Treasury and the Federal Reserve had touted the new bills' sophisticated security features that were 10 years in the making, including a 3-D security strip and a color-shifting image of a bell, designed to foil counterfeiters. But it turns out the bills are so high-tech that the presses can't handle the printing job.
1 billion unusable bills have been printed. Some of the bills creased during production, creating a blank space on the paper, one official told CNBC. Because correctly printed bills are mixed in with the flawed ones, even the ones printed to the correct design specs can't be used until they 're sorted. It would take an estimated 20 to 30 years to weed out the defective bills by hand, but a mechanized system is expected to get the job done in about a year.
flawed bills, which cost around $120 million to print, will have to burned.
Monday, December 6, 2010
Former Solid Waste Agency of Northern Cook County Executive Director Brooke Beal
Read more: http://www.dailyherald.com/article/20101205/news/712069959/#ixzz17MXn3R1a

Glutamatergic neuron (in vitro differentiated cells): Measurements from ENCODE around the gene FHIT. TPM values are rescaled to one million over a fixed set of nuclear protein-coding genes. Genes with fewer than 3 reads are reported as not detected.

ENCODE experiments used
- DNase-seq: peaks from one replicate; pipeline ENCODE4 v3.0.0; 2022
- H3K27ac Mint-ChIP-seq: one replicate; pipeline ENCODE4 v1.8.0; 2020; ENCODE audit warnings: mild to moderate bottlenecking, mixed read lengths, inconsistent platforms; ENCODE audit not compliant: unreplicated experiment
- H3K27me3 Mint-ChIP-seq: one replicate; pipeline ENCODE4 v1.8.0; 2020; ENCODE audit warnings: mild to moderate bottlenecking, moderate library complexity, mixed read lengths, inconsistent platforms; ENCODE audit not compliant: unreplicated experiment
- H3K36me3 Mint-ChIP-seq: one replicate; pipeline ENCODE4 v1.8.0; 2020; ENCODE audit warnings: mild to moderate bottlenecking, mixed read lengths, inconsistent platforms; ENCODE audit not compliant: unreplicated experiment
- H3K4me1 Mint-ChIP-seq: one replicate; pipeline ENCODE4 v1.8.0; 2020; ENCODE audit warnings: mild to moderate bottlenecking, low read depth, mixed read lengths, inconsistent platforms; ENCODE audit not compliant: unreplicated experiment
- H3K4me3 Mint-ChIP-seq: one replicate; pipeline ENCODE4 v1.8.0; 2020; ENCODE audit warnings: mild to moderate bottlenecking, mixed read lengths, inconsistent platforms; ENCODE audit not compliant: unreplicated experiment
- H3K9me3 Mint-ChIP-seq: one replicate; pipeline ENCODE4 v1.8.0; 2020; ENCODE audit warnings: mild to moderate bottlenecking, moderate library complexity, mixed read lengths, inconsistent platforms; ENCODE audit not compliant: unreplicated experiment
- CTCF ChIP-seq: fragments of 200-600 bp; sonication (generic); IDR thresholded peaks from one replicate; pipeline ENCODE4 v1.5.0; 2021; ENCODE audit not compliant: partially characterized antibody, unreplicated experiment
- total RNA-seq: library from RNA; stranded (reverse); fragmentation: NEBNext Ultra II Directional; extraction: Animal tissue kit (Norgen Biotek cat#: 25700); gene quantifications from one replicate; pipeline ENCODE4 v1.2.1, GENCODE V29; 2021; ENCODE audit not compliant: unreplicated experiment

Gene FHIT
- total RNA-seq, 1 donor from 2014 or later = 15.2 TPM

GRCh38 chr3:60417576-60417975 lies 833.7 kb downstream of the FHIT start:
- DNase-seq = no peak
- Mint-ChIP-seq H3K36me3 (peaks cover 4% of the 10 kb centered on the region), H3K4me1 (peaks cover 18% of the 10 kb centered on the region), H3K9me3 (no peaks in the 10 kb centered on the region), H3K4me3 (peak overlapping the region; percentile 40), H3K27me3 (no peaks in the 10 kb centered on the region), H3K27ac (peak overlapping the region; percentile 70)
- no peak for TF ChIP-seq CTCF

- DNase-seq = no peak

The 47-year-old Beal who resigned from his $160,000-a-year job in late October after an audit uncovered upward of $400,000 missing from a professional development fund earned at least $75,000 in consulting fees from two suburbs over the past seven years.
board showed poor management of its resources by allowing its top employee to moonlight.
“If he’s out hustling up other business and stuff, there’s no guarantee you’re getting his full attention,” said Kent Redfield, a University of Illinois professor emeritus of politic science specializing in ethics policies. “You’d expect with the kind of money you’re paying, you’d want 100 percent of his time. You don’t want him engaging in activities where it’s not clear what master he’s serving.”
use of the 35-year-old building is pretty limited.
“There’s no way we can use it for a correctional institution again, or even offices,” he said. “The building was ready to be decommissioned when we left it.”